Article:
A rash of suicides at Cornell University—six in two semesters, the most recent last week—has shaken administrators and students at the Ithaca, N.Y., campus. In 2006, Amanda Schaffer examined the legal and ethical lines administrators have to toe in dealing with suicidal students. The original article is reprinted below.
George Washington University has taken a serious beating lately. In fall 2005, the university was sued by a former student named Jordan Nott, who was barred from campus after seeking hospital care for severe depression and thoughts of suicide. In March, after the university responded in court to Nott's complaint, the Washington Post ran a front-page whammy about the case, followed by a blistering editorial called "Depressed? Get Out!" The blogosphere was not any kinder to the school. Time weighed in with a more balanced piece about Nott's case and others last week. The Chronicle of Higher Education featured a lengthy Q & A with a campus suicide expert.
Nott and other students who've had similar experiences say they're being punished for seeking help and discriminated against because they have a mental health disability. Since universities are legally prohibited from telling their version of events—because of the Family Educational Rights and Privacy Act—it's tricky to know exactly what's going on in these cases. But don't be too quick to judge the schools. Potential suicides put them in a serious bind. On the one hand, it obviously constitutes discrimination to suspend every Zoloft-taker. On the other hand, keeping suicidal students on campus can compromise the well-being of other students and potentially open up schools to lawsuits from parents. Schools aren't necessarily wrong to take a tough stand. And in fact, some quasi-disciplinary measures may be in a suicidal student's best interests.
The Jordan Nott case is one of a growing number of situations in which students say they were wrongly forced off-campus. Nott says that in the fall of 2004, he was haunted by a close friend's suicide and suffering from severe depression. Frightened by his own thoughts of death, late one night he checked himself in to George Washington University Hospital. Shortly thereafter, he was barred from campus and told that the university had initiated disciplinary action against him because his "endangering behavior" violated the school's code of conduct. Nott's central contention is that by disciplining him in this manner, GWU violated his civil rights under the Americans With Disabilities Act and other laws.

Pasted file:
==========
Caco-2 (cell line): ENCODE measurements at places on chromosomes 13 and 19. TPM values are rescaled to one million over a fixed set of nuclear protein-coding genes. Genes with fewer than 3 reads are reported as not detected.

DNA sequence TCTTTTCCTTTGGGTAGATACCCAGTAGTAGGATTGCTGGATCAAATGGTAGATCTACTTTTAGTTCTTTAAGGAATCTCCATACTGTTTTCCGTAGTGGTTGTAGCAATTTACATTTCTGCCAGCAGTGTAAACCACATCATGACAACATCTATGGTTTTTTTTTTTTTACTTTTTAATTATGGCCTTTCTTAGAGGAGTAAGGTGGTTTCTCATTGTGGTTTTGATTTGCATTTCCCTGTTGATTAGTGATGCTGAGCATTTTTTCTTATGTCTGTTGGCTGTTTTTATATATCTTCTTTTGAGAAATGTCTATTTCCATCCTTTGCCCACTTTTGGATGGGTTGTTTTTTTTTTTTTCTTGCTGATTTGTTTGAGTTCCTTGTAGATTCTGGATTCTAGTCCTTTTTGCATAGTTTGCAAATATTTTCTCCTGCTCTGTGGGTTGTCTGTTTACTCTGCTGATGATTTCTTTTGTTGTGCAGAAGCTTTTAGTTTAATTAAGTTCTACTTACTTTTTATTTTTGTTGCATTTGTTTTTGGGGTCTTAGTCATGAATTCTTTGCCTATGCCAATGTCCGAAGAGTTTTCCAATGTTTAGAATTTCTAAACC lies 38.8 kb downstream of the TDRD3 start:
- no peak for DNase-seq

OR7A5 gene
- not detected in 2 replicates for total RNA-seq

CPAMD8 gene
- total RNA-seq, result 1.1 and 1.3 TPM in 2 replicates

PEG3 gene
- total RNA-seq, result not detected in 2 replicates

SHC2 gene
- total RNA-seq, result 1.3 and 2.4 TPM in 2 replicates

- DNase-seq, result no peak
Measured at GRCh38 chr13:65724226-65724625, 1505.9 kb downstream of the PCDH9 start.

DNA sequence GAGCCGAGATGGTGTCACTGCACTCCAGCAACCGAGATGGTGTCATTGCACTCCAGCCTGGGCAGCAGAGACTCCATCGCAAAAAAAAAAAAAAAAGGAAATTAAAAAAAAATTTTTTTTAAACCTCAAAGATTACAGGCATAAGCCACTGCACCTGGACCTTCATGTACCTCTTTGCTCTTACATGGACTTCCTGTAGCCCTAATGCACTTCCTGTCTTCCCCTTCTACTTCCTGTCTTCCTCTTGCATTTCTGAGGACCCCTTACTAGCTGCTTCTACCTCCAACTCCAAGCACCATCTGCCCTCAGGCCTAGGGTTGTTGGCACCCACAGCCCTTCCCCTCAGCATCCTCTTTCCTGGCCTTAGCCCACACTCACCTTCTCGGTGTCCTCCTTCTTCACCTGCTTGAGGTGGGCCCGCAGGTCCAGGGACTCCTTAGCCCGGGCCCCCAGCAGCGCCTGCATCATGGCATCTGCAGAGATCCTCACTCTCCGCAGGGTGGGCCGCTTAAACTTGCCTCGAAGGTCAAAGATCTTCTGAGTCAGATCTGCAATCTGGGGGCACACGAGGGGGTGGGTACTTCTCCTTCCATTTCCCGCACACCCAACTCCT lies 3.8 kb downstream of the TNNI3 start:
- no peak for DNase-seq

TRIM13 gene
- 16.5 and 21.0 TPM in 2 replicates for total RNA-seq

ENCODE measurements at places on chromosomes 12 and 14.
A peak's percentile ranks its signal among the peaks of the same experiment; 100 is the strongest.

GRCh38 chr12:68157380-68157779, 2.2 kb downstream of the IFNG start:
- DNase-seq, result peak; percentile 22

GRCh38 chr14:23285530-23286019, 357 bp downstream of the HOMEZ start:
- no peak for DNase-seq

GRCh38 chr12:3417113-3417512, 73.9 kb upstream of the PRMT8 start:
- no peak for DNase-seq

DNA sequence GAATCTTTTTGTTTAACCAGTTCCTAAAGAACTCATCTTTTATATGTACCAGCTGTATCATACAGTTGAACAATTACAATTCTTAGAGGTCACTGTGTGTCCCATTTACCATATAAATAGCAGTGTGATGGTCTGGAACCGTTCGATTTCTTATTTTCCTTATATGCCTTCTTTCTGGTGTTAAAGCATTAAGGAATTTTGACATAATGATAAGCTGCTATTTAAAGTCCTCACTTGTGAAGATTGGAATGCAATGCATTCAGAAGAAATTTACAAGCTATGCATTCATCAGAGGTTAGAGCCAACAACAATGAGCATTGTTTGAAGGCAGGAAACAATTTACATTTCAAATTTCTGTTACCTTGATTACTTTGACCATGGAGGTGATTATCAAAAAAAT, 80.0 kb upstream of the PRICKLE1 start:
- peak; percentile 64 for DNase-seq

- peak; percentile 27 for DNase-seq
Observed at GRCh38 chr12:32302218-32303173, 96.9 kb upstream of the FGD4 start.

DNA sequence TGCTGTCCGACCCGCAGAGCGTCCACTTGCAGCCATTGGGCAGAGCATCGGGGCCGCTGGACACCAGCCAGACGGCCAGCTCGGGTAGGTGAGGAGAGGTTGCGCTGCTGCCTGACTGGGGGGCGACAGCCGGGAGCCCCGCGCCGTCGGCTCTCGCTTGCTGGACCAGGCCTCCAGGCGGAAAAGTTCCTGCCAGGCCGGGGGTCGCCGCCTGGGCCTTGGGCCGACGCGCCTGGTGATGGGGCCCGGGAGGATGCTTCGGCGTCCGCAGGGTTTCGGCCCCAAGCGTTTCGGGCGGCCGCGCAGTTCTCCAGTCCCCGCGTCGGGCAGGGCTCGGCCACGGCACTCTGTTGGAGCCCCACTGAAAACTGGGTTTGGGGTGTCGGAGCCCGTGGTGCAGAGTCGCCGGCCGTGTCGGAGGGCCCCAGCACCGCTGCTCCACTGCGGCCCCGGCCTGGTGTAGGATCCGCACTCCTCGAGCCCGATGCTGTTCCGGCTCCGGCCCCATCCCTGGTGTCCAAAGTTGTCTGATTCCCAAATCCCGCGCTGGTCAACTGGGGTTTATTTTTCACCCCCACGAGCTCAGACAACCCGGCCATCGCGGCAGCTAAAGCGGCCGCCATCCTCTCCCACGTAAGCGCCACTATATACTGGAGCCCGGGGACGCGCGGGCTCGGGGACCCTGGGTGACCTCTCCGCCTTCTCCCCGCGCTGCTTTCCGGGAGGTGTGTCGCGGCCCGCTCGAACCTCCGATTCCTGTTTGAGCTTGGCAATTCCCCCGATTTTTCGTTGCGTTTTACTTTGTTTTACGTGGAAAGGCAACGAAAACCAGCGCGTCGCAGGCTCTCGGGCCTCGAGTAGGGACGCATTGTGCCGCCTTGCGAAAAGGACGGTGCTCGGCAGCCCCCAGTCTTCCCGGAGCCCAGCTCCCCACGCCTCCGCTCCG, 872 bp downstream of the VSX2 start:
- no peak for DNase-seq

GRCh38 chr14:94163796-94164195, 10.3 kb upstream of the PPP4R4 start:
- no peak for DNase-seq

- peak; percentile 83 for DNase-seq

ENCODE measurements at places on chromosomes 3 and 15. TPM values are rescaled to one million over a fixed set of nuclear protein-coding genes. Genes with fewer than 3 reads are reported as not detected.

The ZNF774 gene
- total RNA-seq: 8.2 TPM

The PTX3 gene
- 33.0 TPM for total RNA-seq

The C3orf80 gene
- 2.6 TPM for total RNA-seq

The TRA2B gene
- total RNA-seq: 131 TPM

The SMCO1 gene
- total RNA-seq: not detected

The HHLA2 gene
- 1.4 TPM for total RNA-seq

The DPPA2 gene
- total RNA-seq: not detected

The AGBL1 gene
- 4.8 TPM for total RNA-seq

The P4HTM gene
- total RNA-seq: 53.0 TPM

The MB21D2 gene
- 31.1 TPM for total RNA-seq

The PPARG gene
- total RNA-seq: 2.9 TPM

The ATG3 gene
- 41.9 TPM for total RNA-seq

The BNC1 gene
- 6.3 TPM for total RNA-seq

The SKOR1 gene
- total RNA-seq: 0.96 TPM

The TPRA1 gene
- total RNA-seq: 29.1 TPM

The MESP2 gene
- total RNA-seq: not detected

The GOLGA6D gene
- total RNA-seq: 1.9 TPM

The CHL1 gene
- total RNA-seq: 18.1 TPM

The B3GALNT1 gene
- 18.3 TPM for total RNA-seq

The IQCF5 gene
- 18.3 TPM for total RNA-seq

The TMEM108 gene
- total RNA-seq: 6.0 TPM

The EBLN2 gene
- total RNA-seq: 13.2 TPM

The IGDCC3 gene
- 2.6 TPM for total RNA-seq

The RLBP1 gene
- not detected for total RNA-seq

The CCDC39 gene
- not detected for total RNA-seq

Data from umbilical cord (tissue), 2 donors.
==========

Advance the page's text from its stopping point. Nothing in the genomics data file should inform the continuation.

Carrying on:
The school's approach to Nott was not warm and fuzzy, to be sure. And as recent rulings by the Department of Education's Office of Civil Rights make clear, a student should not be removed from school unless he is shown to pose a "direct threat" to himself or others and is given a chance to appeal the decision. But we don't know the details of Nott's medical treatment or the discussions that led up to the school's action. For argument's sake, if Nott's depression was caused by his friend's suicide, which occurred on campus the previous spring, an administrator might have believed it was in his best interests to take time away. Two additional GWU students had committed suicide in the previous six months, so the school was legitimately worried about copycat deaths.
GWU also may have had reason to rely on its disciplinary code in handling a potentially suicidal student—to stay on the right side of disabilities law. The law permits schools to crack down on disruptive or violent behavior, but not, of course, to punish underlying conditions or disabilities. Thus, the school may have settled on "endangering behavior" as a general ground for taking action. That might not fit with the facts in Nott's case, since Nott denies that he attempted suicide or had a suicidal plan. But we just don't know. GWU may have chosen to rely on its disciplinary system because it provided a well-tested set of procedures, and in theory thus complied with the due process requirements of disability law.